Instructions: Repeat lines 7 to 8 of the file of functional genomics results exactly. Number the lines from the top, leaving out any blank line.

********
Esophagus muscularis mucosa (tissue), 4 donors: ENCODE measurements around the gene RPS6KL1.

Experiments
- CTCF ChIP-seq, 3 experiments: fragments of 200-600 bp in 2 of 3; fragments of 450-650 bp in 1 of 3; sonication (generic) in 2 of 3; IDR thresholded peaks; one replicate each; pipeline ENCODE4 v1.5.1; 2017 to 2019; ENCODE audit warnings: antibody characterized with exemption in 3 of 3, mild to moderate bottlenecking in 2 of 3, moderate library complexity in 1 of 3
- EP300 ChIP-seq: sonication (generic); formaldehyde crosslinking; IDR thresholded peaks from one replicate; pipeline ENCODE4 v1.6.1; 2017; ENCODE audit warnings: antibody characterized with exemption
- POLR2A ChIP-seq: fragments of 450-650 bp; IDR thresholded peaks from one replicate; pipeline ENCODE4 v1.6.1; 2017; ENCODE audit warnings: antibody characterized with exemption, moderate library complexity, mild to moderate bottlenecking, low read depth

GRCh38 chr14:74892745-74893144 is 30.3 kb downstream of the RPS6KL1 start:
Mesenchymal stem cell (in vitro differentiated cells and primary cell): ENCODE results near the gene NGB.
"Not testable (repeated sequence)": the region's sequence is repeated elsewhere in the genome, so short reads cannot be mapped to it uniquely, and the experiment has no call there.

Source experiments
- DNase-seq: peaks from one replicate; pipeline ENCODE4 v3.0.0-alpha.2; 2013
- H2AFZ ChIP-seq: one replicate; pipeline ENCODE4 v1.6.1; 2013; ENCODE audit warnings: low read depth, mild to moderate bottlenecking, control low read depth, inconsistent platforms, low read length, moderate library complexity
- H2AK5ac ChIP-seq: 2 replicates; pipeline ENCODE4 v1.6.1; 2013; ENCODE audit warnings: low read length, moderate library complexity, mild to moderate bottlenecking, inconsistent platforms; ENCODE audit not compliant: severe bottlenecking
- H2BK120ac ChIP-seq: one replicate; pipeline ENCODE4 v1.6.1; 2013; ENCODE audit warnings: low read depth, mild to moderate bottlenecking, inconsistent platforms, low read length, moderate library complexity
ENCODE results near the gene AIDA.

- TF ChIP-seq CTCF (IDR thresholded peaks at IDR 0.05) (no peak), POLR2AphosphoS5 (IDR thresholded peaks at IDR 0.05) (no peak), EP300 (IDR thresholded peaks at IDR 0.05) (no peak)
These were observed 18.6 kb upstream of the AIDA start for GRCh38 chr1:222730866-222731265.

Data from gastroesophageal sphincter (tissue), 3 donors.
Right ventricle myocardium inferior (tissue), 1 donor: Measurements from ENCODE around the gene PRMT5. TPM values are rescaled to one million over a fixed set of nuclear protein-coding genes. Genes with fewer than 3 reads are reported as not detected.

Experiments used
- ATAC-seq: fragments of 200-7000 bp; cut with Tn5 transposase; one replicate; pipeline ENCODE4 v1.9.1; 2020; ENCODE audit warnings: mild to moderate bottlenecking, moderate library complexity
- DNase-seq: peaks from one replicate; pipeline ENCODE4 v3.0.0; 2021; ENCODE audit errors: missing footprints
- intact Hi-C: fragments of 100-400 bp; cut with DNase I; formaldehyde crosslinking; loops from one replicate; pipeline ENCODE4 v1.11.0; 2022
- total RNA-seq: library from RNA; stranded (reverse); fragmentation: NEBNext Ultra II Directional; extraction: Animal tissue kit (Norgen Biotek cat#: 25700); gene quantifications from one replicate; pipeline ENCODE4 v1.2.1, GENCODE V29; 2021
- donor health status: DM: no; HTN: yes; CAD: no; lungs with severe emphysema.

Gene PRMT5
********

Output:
Mesenchymal stem cell (in vitro differentiated cells and primary cell): ENCODE results near the gene NGB.
"Not testable (repeated sequence)": the region's sequence is repeated elsewhere in the genome, so short reads cannot be mapped to it uniquely, and the experiment has no call there.